Fuller explains that it is imperative to deal with direct-from-consumer returns efficiently as the way a company performs in this respect greatly influences brand loyalty. research conducted by Stockshifters. Tony Burley. How are they approaching this complex issue? And just what benefits can accrue? By Nick Allen igh street retailers expect an average returns rate of ten per cent. basket value and repeat purchasing. For example. believes that reverse logistics activity in the UK . The report goes on to warn that online traders could face losses upwards of £9. they can not only realise up to 90 per cent of the returned asset’s value going straight to the bottom line but they can learn more about their customers and also gain vitally important customer service benefits. materials handling and carrier management. “more effective returns and recovery management also significantly reduces waste to landfill – with landfill tax at £48 per tonne and on an escalator which will see this H The incidence of returns and the associated costs can be dramatically reduced by working with vendors and carriers to minimise product damage and improve delivery accuracy. This he says is being driven by the increasingly strict legislation around the disposal of end of life electrical equipment under the WEEE directive.com Return to profit Many companies are now looking to their returns logistics processes to improve their bottom line.” he says. points out that organisations are now seeing returns as a large inventory stream in itself. Through the introduction of improvements in packaging. “able to reduce return rates by 42 per cent”. this is a priority for retailers. In addition to helping both consumers and retailers meet their obligations under this legislation. Peter Fuller increase to £80 by 2014. operations director at Unipart Consumer Logistics. as this affects what can be done with them subsequently. According to recent research from Collect+. senior vice president EMEA at Manhattan Associates. it is nigh on impossible to eradicate returns entirely. he says. particularly from the stores.” Steve Smith. However. “if there is a long delay getting returned apparel back through a fashion retailer’s supply chain. a major DIY retail customer of Norbert Dentressangle was. “The incidence of returns and the associated costs can be dramatically reduced by working with vendors and carriers to minimise product damage and improve delivery accuracy. the season may be over by the time the stock can be redeployed. So.12 SCS : Reverse chain www. encouraging customers to buy a new product without worrying about how to dispose of the old one. However. retail business unit director at Norbert Dentressangle. “By deploying technology to drive a successful reverse logistics operation. by far the simplest way to reduce the cost of returns is to reduce the rate and volume of returned product. poor returns experiences lead to 58 per cent of online shoppers permanently shunning outlets.4 billion this year due to the growing number of returns.” says Smith.supplychainstandard. Fuller says. forming possibly 30 per cent of a retailer’s business.” he says.com in May 2010 finds that online shoppers return an average of 22 per cent of items purchased – a figure which increases significantly following the peak Christmas trading period. what can retail organisations do to minimise exposure to this significant risk to the bottom line? According to Peter Fuller. Technology can automate the process to speed up returns. Fuller goes on to explain that take-back schemes are on the increase. A major issue around returns has been the speed at which products are received back.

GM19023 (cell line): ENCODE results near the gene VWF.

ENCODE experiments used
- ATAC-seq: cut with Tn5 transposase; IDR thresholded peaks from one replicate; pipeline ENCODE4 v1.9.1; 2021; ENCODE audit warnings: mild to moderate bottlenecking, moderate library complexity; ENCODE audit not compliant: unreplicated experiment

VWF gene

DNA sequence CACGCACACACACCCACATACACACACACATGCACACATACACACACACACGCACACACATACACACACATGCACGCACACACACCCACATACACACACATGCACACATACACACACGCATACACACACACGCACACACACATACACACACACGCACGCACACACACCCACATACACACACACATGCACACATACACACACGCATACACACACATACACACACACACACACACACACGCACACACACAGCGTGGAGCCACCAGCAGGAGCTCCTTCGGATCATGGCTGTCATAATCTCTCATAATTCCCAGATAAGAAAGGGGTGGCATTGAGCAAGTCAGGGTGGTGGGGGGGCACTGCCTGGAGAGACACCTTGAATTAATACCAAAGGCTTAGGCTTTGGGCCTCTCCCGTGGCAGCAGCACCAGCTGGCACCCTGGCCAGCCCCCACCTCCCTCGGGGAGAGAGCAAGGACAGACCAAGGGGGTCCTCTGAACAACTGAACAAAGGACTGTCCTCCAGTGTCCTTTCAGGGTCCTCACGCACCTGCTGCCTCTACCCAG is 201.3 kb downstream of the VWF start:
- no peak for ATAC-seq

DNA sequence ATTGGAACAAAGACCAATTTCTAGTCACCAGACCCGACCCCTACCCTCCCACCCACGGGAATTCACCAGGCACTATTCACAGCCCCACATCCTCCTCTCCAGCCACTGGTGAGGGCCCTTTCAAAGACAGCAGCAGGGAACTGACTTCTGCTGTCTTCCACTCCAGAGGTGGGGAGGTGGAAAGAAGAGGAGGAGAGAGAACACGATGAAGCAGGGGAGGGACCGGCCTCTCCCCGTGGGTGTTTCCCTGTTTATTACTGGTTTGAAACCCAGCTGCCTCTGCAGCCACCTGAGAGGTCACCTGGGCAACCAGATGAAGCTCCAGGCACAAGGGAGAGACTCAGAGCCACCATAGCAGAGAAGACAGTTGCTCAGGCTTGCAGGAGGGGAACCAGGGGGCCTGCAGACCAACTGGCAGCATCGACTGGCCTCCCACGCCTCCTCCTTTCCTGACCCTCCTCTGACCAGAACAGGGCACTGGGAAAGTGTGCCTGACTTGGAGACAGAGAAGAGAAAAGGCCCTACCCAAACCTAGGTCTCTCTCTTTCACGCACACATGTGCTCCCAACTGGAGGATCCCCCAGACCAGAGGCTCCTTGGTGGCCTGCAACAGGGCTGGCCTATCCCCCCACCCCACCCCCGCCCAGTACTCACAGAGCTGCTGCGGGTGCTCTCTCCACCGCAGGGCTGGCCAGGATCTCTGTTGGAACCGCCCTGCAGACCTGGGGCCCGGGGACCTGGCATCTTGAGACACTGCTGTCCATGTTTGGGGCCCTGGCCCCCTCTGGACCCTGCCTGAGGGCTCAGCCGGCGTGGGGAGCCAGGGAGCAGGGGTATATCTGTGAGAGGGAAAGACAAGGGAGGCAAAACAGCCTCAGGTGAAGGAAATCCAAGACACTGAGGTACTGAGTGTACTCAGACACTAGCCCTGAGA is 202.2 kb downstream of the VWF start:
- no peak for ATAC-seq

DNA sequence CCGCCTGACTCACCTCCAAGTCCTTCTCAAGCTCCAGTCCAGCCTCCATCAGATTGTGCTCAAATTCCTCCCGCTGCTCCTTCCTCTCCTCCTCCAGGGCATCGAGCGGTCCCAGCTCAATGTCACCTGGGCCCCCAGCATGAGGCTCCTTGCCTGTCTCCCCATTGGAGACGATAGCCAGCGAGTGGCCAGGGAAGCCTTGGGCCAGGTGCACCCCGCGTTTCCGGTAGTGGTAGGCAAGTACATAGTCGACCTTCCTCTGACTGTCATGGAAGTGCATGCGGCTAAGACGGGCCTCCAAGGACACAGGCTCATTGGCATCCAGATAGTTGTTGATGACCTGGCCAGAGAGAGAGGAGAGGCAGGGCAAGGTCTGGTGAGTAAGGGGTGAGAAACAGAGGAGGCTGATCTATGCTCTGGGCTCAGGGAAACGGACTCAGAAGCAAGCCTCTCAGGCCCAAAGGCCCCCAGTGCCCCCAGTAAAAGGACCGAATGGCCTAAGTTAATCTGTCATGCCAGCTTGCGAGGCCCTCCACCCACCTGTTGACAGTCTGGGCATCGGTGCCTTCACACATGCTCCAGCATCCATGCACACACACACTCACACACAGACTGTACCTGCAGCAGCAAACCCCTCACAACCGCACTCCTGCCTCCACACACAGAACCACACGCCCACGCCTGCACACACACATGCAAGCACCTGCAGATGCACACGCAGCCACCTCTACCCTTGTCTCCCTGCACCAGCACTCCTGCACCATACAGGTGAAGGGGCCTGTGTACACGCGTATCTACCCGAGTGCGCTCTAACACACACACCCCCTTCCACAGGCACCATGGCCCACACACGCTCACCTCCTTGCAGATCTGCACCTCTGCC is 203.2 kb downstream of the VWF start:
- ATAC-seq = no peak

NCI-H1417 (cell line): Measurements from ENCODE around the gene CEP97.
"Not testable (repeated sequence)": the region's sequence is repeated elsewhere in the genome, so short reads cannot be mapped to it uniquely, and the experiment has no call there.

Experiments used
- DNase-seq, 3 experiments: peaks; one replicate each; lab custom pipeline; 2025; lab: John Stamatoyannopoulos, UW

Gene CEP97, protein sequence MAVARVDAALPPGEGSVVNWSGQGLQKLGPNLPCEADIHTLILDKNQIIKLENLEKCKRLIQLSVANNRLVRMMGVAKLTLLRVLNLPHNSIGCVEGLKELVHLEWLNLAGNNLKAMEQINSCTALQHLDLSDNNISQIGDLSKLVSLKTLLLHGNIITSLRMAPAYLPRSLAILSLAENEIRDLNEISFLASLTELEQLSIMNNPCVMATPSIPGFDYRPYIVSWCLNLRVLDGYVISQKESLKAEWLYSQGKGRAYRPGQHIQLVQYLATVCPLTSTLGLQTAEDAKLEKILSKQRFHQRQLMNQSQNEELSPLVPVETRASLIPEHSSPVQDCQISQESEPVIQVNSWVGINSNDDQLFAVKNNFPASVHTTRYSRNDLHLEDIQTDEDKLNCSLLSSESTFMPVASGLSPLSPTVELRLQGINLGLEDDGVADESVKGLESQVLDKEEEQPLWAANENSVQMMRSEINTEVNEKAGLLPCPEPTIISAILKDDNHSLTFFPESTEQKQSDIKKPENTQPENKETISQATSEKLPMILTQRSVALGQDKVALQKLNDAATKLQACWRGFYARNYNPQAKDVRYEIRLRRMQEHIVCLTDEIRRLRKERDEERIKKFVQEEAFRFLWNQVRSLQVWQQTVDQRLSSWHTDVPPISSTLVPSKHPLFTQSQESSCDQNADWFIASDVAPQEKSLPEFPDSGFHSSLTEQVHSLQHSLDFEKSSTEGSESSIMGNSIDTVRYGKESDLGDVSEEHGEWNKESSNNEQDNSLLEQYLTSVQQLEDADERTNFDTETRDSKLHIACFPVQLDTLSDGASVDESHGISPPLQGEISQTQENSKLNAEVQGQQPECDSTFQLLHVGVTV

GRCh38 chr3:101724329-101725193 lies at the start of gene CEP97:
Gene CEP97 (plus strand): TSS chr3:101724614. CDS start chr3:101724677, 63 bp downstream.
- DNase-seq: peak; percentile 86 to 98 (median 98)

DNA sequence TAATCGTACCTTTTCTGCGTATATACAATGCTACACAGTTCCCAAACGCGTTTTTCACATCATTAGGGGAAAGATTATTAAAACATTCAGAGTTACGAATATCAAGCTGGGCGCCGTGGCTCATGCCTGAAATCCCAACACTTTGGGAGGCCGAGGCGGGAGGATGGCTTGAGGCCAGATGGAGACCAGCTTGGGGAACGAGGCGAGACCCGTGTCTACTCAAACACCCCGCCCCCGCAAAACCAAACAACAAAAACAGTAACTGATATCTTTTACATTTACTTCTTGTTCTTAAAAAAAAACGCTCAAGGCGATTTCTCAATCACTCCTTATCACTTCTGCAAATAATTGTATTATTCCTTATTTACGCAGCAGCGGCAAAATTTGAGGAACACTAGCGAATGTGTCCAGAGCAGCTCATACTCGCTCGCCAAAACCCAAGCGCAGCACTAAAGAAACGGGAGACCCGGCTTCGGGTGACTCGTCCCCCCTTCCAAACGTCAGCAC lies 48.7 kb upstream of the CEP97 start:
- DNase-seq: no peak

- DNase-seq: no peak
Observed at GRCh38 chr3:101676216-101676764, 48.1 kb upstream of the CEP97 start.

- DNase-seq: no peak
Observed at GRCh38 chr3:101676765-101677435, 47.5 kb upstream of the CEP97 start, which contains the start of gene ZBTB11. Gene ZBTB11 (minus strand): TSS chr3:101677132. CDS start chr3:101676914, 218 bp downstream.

” he says. In the warehouse we scan the tote to identify the store that it’s from. He adds. sold to jobbers or fed back into the retail stream. Technology plays a major part in controlling the returns process. Items might be returned to stock. or may be sent off for pulping. Then when the store gets its next delivery. “Returnable packaging may help companies fully use the space on the vehicle and packaging can be returned relatively easily using empty return legs.supplychainstandard. the driver will know to return the tote to the warehouse for processing. many retailers are now turning to logistics service providers for more sophisticated solutions to the complexities of processing returns. documented and given a code according to the reason for its return.0.” he says. the till system feeds the data directly into ReSCU.” Hewitt points out that human intervention is required to validate this but from then on it’s an automatic process. which for the last six years has received a completely visible and auditable returns processing service from iForce that swiftly removes returned products from its Tim Ansell of Bisham Consulting believes that vehicle fill rates have an important impact on the cost of the returns process. all on a single SaaS platform running globally. “The product is then scanned. “A typical returns authorisation notice [RAN] involves 20 suppliers.” he says. an activity that forms a significant part of the overall logistics contract for the book retailer. However. According to Ansell. refurbished or scrapped. auctioned using iForce’s own BuyForce site. integrated with other supply chain execution tools and that can manage returned products from customers on a global scale in an efficient and responsive manner. “UK retailers tend to see their returns as a matter of embarrassment. a food retailer. An in-depth study surprised the company. “With release 2. designed for high technology manufacturers. so when a RAN is generated. “Until recently. explains.” says Burley. a title could also be returned to stock. our in-house developed returns management software.0 as a SaaS solution.” says Evan Puzey. we extend the offering to include capabilities from call centre capabilities through warehouse and shop floor. VP of global marketing communications at Kewill. This results in a large volume of returns being handled – somewhere in the region of 150.com is not as mature as it is in the United States.” he says.” However. The company has just launched Kewill Reverse Logistics 2. Ansell outlines how one client.000 items a week. around collecting all the titles for return and scan them into a tote box. Unipart is responsible for the reverse logistics operations for Waterstone’s. “Many businesses in the UK struggle to apply the same level of solutions for their reverse logistics as they do for their forward logistics – forward logistics tends to be far more advanced for most retailers.” Managing an efficient returns operation minimises the cost implications for the business and can present further opportunities for achieving sales. as well as the actual returns operation to the warehouse and onwards to the suppliers. as Rob Smith.” he says. “What’s more. “We’ve developed the back of store processing. “Because of the way they were accounting for the overall process they couldn’t see the benefits of returnable packaging – it turned out the cost of returning packaging was considerably less than they expected as they were able to use empty runs. Mark Hewitt. we then open the tote and scan each book – the majority automatically via the sorter – and the system will tell us which supplier to return it to. but wasn’t sure if it made sense for them. product damage too was greatly reduced by a factor of ten times. staff at a store will go Reverse chain : SCS 13 stores and processes them for onward disposition. The solution is said to be used by some of the world’s top supply chains to manage their reverse logistics operations.www. the reverse logistics supply chain has been managed as a patchwork of legacy solutions. “Using returnable crates enabled a much faster loading of vehicles. “To manage complex reverse supply chains effectively. A large proportion of books sold through Waterstone’s retail network of over 300 stores are taken from publishers on a sale or return basis. recently reviewed its position regarding the use of plastic crates. CEO of iForce. a reverse lifecycle management system is needed. “A complete reverse lifecycle management system is one that is flexible. suggests that with multi-channel retailers experiencing growing volumes of returns coming through their stores. “they are just as robust for protecting goods on the return journey too. whereas in the US a return is seen as an opportunity for a further sale. and there was a lot less work required in store handling and disposing of disposable packaging. there were very significant savings made. repackaged.” he says. “When a return is brought to the customer service desk in a Tesco store. Hewitt says this has been the case at Tesco. The route back to market could see an item being restored to the original supplier. a retailer can gain an advantage by linking the store’s tills to a decisionmaking system that offers comprehensive management of the return.” . The company was using returnable packaging and some one-trip packaging. chief marketing officer for Kewill.” Many businesses in the UK struggle to apply the same level of solutions for their reverse logistics as they do for their forward logistics – forward logistics tends to be far more advanced for most retailers. sent on to another store.” An important point Ansell makes is that returnable crates offer greater protection for goods on the outbound journey and so minimise returns due to damage. space savings were achieved at back of store and the cost of a trip for a rented crate was less than half the cost of a cardboard equivalent – including the cost of washing the crate.